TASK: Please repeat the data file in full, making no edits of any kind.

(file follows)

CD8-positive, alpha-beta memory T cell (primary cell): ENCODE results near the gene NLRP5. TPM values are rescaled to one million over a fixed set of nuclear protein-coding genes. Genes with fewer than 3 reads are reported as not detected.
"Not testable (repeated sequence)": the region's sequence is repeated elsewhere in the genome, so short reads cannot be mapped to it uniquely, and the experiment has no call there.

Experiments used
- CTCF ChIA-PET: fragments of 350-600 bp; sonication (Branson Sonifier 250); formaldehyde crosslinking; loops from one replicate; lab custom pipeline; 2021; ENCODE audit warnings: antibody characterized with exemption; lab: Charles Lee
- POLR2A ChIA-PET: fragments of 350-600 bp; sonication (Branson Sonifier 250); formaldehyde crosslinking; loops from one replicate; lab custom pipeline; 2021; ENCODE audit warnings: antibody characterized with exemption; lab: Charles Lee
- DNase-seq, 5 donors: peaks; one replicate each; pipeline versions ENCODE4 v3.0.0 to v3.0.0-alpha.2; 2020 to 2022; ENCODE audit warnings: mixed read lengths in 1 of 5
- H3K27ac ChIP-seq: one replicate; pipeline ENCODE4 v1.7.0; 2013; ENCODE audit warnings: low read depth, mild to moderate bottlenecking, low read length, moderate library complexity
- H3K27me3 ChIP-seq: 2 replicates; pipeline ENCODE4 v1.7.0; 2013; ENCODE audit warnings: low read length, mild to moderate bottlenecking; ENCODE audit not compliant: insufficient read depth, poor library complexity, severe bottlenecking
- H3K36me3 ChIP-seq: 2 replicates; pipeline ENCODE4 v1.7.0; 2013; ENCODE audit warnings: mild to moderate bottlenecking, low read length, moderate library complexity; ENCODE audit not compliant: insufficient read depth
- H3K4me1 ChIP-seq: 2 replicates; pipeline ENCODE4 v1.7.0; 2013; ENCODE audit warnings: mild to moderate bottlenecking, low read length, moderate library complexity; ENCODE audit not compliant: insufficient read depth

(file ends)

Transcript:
CD8-positive, alpha-beta memory T cell (primary cell): ENCODE results near the gene NLRP5. TPM values are rescaled to one million over a fixed set of nuclear protein-coding genes. Genes with fewer than 3 reads are reported as not detected.
"Not testable (repeated sequence)": the region's sequence is repeated elsewhere in the genome, so short reads cannot be mapped to it uniquely, and the experiment has no call there.

Experiments used
- CTCF ChIA-PET: fragments of 350-600 bp; sonication (Branson Sonifier 250); formaldehyde crosslinking; loops from one replicate; lab custom pipeline; 2021; ENCODE audit warnings: antibody characterized with exemption; lab: Charles Lee
- POLR2A ChIA-PET: fragments of 350-600 bp; sonication (Branson Sonifier 250); formaldehyde crosslinking; loops from one replicate; lab custom pipeline; 2021; ENCODE audit warnings: antibody characterized with exemption; lab: Charles Lee
- DNase-seq, 5 donors: peaks; one replicate each; pipeline versions ENCODE4 v3.0.0 to v3.0.0-alpha.2; 2020 to 2022; ENCODE audit warnings: mixed read lengths in 1 of 5
- H3K27ac ChIP-seq: one replicate; pipeline ENCODE4 v1.7.0; 2013; ENCODE audit warnings: low read depth, mild to moderate bottlenecking, low read length, moderate library complexity
- H3K27me3 ChIP-seq: 2 replicates; pipeline ENCODE4 v1.7.0; 2013; ENCODE audit warnings: low read length, mild to moderate bottlenecking; ENCODE audit not compliant: insufficient read depth, poor library complexity, severe bottlenecking
- H3K36me3 ChIP-seq: 2 replicates; pipeline ENCODE4 v1.7.0; 2013; ENCODE audit warnings: mild to moderate bottlenecking, low read length, moderate library complexity; ENCODE audit not compliant: insufficient read depth
- H3K4me1 ChIP-seq: 2 replicates; pipeline ENCODE4 v1.7.0; 2013; ENCODE audit warnings: mild to moderate bottlenecking, low read length, moderate library complexity; ENCODE audit not compliant: insufficient read depth